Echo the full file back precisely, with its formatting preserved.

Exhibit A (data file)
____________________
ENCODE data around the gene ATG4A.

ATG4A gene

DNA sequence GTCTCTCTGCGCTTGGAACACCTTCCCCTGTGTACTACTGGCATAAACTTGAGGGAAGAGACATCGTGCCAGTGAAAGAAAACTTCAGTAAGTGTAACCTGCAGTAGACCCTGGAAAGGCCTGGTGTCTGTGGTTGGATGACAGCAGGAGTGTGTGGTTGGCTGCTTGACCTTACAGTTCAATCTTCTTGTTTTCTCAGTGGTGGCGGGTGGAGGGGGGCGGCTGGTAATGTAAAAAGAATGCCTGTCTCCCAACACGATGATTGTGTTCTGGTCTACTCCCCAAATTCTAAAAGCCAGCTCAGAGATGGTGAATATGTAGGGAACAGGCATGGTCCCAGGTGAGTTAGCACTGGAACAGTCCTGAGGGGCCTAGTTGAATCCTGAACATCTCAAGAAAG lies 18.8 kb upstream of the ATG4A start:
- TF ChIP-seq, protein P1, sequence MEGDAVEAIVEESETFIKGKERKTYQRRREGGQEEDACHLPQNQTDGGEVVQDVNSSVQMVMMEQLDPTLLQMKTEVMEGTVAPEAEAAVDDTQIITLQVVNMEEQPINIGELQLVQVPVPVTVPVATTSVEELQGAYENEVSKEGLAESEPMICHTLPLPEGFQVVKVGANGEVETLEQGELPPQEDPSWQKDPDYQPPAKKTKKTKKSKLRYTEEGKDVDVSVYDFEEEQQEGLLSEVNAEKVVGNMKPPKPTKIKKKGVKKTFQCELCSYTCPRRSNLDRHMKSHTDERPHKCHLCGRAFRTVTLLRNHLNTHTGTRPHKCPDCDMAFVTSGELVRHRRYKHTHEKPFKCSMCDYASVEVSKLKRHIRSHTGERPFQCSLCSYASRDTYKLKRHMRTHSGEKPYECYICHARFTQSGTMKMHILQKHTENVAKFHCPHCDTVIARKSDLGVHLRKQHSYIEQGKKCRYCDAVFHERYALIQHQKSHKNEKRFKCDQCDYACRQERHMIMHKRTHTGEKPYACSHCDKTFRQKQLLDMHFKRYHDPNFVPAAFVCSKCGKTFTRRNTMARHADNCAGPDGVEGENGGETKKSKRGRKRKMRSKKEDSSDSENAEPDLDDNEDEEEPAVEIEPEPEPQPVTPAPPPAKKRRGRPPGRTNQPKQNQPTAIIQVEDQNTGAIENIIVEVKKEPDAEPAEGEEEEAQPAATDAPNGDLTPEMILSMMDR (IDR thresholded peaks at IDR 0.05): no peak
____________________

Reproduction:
ENCODE data around the gene ATG4A.

ATG4A gene

DNA sequence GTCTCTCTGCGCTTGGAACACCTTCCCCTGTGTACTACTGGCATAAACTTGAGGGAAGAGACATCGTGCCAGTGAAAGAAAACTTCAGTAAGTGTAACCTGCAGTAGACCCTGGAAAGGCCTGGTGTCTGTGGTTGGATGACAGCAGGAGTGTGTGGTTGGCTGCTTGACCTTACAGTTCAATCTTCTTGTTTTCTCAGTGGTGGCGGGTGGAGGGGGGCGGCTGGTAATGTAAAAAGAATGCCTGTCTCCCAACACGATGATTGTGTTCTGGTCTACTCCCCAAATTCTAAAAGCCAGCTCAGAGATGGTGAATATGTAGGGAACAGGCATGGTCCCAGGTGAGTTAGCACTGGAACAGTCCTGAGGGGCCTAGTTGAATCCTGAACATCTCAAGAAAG lies 18.8 kb upstream of the ATG4A start:
- TF ChIP-seq, protein P1, sequence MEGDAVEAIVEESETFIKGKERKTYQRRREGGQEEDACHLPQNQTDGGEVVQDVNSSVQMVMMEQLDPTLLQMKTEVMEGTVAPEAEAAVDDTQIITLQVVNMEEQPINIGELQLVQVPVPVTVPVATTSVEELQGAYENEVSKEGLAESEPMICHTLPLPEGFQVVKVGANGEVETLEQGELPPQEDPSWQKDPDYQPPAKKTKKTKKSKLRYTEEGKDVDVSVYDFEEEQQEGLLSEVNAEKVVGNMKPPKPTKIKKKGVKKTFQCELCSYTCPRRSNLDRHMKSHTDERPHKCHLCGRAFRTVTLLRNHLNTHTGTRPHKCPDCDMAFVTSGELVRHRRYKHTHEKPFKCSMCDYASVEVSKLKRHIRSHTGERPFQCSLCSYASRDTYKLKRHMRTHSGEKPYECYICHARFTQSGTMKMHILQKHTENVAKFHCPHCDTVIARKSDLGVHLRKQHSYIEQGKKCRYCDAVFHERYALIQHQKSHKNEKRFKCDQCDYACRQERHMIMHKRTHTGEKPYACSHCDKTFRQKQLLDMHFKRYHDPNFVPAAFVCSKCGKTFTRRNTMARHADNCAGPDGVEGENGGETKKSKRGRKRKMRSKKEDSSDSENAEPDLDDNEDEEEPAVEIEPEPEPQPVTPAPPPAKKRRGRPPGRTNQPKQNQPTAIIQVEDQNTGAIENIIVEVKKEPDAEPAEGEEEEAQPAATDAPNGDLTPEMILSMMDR (IDR thresholded peaks at IDR 0.05): no peak